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Most Filipino netizens view TRAIN law negatively —study

Published March 22, 2018 11:33am

Updated March 22, 2018 1:44pm
Most Filipino netizens view the passage and implementation of the Tax Reform for
Acceleration and Inclusion (TRAIN) law in negative light, a recent study by Research
and Tech Lab (RTL) showed.

The study conducted from January to February this year, digital research firm RTL
found that out of 861 recorded sentiments online regarding the TRAIN Law, 94.08
percent of the engagements considered not helpful at all for the country.

“The top three social media sentiments read by the research analytics group say that
the TRAIN law is more of a burden to the Filipinos, it is anti-poor, and most netizens are
generally dismayed by the overall impact of the said law,” it said.

The TRAIN was signed into law by President Rodrigo Duterte on December 19, 2017,
effectively lowering the personal income tax rates and expanding the value-added tax
(VAT) base starting January 2018.

“Other top reasons that TRAIN law is a ‘No’ for most of the online public is that they
claim that it is only beneficial to government officials while it is unfair to minimum wage
earners,” RTL said.

In a separate statement, the Department of Finance said lower personal income tax
rates would give Filipino consumers a combined P10 billion “cash bonanza” to spend
more each month.

“Our estimate is P10 billion a month in the reduction in collections from the withholding
tax ... So that means to say people are going to have P10 billion a month more to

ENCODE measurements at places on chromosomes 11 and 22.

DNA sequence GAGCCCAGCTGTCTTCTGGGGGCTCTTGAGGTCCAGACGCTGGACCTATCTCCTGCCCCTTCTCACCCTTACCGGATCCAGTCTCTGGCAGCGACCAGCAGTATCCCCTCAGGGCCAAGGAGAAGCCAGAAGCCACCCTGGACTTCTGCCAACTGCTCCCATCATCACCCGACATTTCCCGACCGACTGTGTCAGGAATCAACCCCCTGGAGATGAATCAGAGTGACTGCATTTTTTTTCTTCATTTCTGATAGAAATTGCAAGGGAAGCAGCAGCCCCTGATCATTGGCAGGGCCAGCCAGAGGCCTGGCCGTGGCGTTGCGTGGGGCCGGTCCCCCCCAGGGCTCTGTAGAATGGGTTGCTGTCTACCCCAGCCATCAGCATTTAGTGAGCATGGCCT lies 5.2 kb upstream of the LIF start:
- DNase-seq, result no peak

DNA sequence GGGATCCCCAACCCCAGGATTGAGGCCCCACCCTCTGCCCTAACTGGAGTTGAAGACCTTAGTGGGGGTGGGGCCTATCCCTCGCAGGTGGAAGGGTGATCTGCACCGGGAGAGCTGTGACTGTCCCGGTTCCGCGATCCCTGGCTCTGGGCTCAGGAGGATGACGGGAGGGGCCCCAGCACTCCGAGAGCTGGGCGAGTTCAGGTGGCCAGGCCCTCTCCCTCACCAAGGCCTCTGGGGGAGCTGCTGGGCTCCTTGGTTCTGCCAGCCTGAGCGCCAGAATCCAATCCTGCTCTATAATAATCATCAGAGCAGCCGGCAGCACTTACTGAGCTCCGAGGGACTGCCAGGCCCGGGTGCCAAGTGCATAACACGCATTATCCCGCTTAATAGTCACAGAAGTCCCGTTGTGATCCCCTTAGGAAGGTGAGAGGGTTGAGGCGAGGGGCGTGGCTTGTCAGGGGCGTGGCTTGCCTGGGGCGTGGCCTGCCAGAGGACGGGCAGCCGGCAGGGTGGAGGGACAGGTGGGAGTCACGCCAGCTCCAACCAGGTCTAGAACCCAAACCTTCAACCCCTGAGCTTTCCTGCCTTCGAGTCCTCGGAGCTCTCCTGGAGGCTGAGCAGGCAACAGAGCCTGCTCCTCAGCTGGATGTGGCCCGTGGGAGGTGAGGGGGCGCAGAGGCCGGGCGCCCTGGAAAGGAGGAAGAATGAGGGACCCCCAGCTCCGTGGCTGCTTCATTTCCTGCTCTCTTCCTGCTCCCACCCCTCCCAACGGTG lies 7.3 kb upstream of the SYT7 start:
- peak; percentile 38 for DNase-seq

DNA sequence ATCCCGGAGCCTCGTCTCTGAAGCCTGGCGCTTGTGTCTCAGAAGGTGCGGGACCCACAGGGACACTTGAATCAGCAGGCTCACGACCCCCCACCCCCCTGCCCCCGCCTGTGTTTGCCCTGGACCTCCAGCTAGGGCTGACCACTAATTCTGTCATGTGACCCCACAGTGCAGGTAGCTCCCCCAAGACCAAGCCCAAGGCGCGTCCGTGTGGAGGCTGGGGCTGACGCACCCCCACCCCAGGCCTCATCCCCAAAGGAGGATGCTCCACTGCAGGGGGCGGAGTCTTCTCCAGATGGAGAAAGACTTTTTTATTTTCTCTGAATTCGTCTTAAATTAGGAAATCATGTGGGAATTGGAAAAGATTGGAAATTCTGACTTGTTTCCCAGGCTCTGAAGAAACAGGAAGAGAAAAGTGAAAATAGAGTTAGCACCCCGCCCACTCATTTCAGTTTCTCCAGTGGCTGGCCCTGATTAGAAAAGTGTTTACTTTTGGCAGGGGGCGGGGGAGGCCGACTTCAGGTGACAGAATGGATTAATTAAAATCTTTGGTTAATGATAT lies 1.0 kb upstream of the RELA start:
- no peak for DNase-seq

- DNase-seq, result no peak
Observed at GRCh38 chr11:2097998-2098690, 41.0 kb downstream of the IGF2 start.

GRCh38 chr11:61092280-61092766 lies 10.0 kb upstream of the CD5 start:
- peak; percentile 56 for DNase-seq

spend,” Finance Secretary Carlos Dominguez III was quoted as saying in the statement.

“In effect, those with a taxable annual income of P250,000, on average, would be able
to take home a cash bonanza equivalent to a substantial one-month’s pay per year,” he

In the same statement, the DOF said it has yet to collate data on the net amount of
additional revenues raised from the measures put in place by the TRAIN law.

“The increase in take-home pay is actually useless because of the increased price of
some necessities,” according to the RTL study.

As a result of higher excise tax rates, prices of liquefied petroleum gas (LPG) will go up
P1 per liter, diesel by P2.50 per liter, and gasoline by P2.65 per liter.

“The study revealed that majority of Filipinos is worried about the burden that the newly
imposed tax plan will bring unto the country, especially for the working class,” RTL said.

“As seen in their social media responses, Filipinos are now vigilant more than ever in
seeing the country grow and the online universe became the top tool in expressing their
thoughts and feelings,” it said.

It noted, however, that a percentage of Filipinos remained positive that the tax reform
could be beneficial in the long-term.

“Meanwhile, only 5.92 percent of the sentiments analyzed turned out to be hopeful on
the effects that the Train law might bring in the long run. Some believe that the new
system will be beneficial to the country’s progress and believe that the Train law will
discipline ordinary Filipinos,” it said.

“Furthermore, only 1 percent of the sentiments gathered supports the implementation of

the Train law and defends it from critics,” it said. —Jon Viktor Cabuenas/VDS, GMA